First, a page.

In the hold out decade, the Victoria and Albert (V&A) museum has seen visitor numbers triple tender thanks to a series of blockbuster exhibitions and the opening of the Exhibition Road Quarter in 2017.
To get together with the demands of these visitors — a mix of casual visitors and paying exhibition-goers — London-based intention consultancy Dn&co has redesigned the museum’s wayfinding system.
The new system had to be “comprehensive” while also bring down “unnecessary complexity and uncertainty”, Patrick Eley, creative director of Dn&co, chances.
Colour was crucial in communicating these “clear points” to the V&A’s 4 million annual visitors, and Dn&co took a different route to other museums in the re-design.
“More readily than use colour to sub-divide the permanent collection which is free to seascape, we used colour extensively to highlight paid content,” Eley excuses.
The colour scheme will be exhibition-specific and used consistently, from circulars on public transport to signage at the entry.
This aim of this uniformity is to eschew visitors get to ticketed exhibitions faster and reduce congestion on the ground thrash — it also “protects a core revenue stream that helps stow away the permanent galleries free to explore”.
The new system be in want of a “shelf life of 15 to 20 years” so the design had to be “flexible” and also have the impression “classic and timeless”. It also needed to be helpful but unobtrusive.
“Striking a equal between being noticed and being ignored is never easy,” Eley adds.
To get together with these ambitious goals, Dn&co opted for simplicity. Museum signs were returned from black-dyed tulip wood to “transmit a sense of restraint and blue blood” but be bold enough for visitors to follow.
They also consulted with gallery curators to toil out the best places to locate signage in the least obstructive way to either the architecture or the hoard.
“The signage is slender and has a minimal footprint so that it took up as little rank as possible,” Eley explains.
Eley means that the biggest challenge was in the details; “people require a huge amount of bumf to navigate such a complex building with confidence and it’s all too easy to quash.”
To ensure the information was “succinct”, they used the V&A’s typeface and created a “typographic and visual hierarchy” with the use of orders, capitalisation as well a new set of custom-drawn icons.
Dn&co also worked with All Issues West, a wayfinding consultancy, to ensure that the pathways were signposted intuitively, to “put someone at ease visitors they were still on the right route”.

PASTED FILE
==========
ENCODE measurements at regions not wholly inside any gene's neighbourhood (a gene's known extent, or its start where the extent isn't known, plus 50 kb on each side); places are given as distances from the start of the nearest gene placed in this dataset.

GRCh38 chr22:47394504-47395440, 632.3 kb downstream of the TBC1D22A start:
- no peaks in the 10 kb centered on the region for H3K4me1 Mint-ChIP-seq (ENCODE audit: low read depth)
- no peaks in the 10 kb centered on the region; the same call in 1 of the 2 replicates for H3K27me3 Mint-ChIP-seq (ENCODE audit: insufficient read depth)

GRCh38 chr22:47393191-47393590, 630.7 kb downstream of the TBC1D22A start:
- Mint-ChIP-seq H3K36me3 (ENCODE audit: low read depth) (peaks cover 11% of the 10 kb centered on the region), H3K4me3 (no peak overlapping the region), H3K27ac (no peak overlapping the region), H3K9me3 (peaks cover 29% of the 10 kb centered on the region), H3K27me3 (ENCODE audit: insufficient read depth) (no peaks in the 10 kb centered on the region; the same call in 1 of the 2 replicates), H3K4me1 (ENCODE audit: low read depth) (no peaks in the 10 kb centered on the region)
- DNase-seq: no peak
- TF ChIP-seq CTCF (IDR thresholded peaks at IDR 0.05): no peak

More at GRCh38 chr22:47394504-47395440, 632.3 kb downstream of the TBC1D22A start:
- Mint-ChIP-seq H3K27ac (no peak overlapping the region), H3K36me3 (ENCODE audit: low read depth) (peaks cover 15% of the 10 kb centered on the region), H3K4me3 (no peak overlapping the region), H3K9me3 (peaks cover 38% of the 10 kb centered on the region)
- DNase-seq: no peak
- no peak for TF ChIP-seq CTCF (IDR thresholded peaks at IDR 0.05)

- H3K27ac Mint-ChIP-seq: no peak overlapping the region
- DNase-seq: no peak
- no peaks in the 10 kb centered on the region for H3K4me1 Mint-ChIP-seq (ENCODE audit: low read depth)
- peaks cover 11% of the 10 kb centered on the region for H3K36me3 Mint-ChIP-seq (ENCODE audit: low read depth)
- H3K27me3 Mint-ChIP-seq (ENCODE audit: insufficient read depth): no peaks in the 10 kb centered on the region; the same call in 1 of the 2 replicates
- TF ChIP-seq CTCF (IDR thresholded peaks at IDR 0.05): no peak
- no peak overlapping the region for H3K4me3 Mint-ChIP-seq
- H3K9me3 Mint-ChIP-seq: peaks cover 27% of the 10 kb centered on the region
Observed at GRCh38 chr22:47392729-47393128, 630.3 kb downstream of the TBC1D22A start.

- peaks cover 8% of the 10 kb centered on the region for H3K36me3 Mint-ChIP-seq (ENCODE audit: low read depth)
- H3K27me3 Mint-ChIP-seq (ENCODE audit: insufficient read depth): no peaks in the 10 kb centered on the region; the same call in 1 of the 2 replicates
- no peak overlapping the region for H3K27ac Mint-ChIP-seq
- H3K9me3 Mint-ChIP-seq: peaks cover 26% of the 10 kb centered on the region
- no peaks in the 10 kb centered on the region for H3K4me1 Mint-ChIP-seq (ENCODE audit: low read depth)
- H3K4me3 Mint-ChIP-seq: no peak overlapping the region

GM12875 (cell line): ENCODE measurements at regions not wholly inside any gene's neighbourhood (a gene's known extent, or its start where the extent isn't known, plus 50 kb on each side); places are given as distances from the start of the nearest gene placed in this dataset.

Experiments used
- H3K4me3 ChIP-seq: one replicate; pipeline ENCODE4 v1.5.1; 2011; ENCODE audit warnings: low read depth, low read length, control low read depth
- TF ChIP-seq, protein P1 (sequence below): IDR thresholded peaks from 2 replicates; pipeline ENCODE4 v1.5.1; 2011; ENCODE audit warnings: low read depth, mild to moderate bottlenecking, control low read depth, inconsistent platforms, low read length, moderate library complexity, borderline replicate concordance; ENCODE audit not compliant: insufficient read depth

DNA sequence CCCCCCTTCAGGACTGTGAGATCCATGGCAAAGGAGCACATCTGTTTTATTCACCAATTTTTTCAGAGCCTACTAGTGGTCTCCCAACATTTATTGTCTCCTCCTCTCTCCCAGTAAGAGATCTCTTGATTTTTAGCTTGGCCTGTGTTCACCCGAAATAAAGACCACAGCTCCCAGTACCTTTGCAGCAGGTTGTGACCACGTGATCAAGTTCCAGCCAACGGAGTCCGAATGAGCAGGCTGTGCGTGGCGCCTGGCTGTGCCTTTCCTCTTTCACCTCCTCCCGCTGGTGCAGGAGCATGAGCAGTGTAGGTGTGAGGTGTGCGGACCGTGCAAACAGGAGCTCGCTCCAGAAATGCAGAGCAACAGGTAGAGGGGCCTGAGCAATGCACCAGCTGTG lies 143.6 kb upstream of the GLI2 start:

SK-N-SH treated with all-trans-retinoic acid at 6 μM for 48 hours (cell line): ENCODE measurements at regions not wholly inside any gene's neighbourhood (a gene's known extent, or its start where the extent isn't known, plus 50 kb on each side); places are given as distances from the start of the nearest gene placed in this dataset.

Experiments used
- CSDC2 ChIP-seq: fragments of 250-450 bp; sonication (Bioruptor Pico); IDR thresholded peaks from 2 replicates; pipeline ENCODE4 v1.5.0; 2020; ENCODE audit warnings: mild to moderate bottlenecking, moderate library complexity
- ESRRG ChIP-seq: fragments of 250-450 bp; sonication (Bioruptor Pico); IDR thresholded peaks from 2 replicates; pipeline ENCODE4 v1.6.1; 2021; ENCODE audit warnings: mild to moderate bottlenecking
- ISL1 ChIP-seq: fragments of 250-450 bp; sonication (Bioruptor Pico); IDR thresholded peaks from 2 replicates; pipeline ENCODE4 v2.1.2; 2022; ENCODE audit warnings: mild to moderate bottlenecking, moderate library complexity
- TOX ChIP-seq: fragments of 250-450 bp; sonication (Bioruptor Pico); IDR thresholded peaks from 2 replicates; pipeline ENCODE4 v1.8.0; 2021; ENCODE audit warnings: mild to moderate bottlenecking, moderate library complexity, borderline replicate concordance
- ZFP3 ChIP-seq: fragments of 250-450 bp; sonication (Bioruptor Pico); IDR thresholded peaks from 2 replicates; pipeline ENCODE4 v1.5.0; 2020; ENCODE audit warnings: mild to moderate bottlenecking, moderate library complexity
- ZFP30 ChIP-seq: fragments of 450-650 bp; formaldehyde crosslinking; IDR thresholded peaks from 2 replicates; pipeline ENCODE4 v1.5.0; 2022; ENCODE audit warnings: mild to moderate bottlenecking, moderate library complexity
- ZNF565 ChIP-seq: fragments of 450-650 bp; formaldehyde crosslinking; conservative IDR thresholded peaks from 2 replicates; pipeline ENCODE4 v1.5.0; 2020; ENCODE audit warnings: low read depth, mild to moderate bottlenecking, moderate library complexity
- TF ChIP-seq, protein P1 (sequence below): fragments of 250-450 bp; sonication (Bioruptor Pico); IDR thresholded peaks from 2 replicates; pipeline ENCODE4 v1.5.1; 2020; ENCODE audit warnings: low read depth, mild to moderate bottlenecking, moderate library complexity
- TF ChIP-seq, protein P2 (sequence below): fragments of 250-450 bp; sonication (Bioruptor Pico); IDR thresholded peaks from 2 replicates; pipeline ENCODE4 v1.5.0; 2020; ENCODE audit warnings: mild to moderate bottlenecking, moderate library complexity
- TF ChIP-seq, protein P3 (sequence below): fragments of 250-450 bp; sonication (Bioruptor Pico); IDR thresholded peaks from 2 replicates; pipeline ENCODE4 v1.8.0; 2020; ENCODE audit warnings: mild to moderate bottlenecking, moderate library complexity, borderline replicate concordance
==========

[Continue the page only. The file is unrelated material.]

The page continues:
The re-design was also stuck to all hanging, wall-mounted and free-standing signs. Another challenge emerged in this proceeding, as “the fabric of the building is endlessly varied.”
The difficulty of applying a uniform wayfinding arrangement on an irregular space was made more difficult by the architecture.
“Archways between galleries can’t bolster heavy signs, so we had to construct the hanging signs from a special laminated balsa wood, which look interchangeable but weigh a fraction of a traditionally made sign,” Eley explains.
In the meantime, the new totems give “ a sense of permanence” but also allow for a “degree of adjustability”. The “custom-made aluminium extrusions” allows panels to be “simply removed, reprinted and renewed when details change”.
The map was re-drawn, with an eye to how it wish appear in print as well as across digital platforms. For example, the stairs and disappears align across floors so that the connections are “logical” and do not jump on all sides of.
Museum galleries now also have names as well as numbers — appealing to callers who navigate the space in different ways — so both forms of identification had to be merged on the map to prevent the “need for awkward cross-referencing”.
In an effort to make the map more “snug”, Dn&co reduced the copy and redrew the icons. Type sizes, meanwhile, were spread to help legibility.
Dn&co also inverted how colours are traditionally used in museum maps. “Gallery spaces became happy within a dark background,” Eley explains, in an attempt to “emphasise the ways through the museum and make it clear what is a solid wall and what is an look-in”.
The V&A has over 60,000 items on show. In an effort to “encourage exploration”, the floor numbers have been updated so that varied distant galleries appear more “accessible”. For example, on the new directory, the apportion for ceramics has moved from Level 6 to Level 4.
The map re-design also pleasures a part in this, as pages have been added to the booklet to “highlight the region of the V&A’s collection which will change every time the map is reprinted to inspire visitors to roam”, Eley says.
“Our ambition was to create a system that will-power help visitors explore and navigate the museum confidently, while also buoy up them to go further, particularly on the upper floors, where much of the V&A’s spacious permanent collection is housed.”
The new wayfinding system has recently been rolled out at the museum; in vogue displays include a Christian Dior retrospective and an exhibition about the sustainability of comestibles.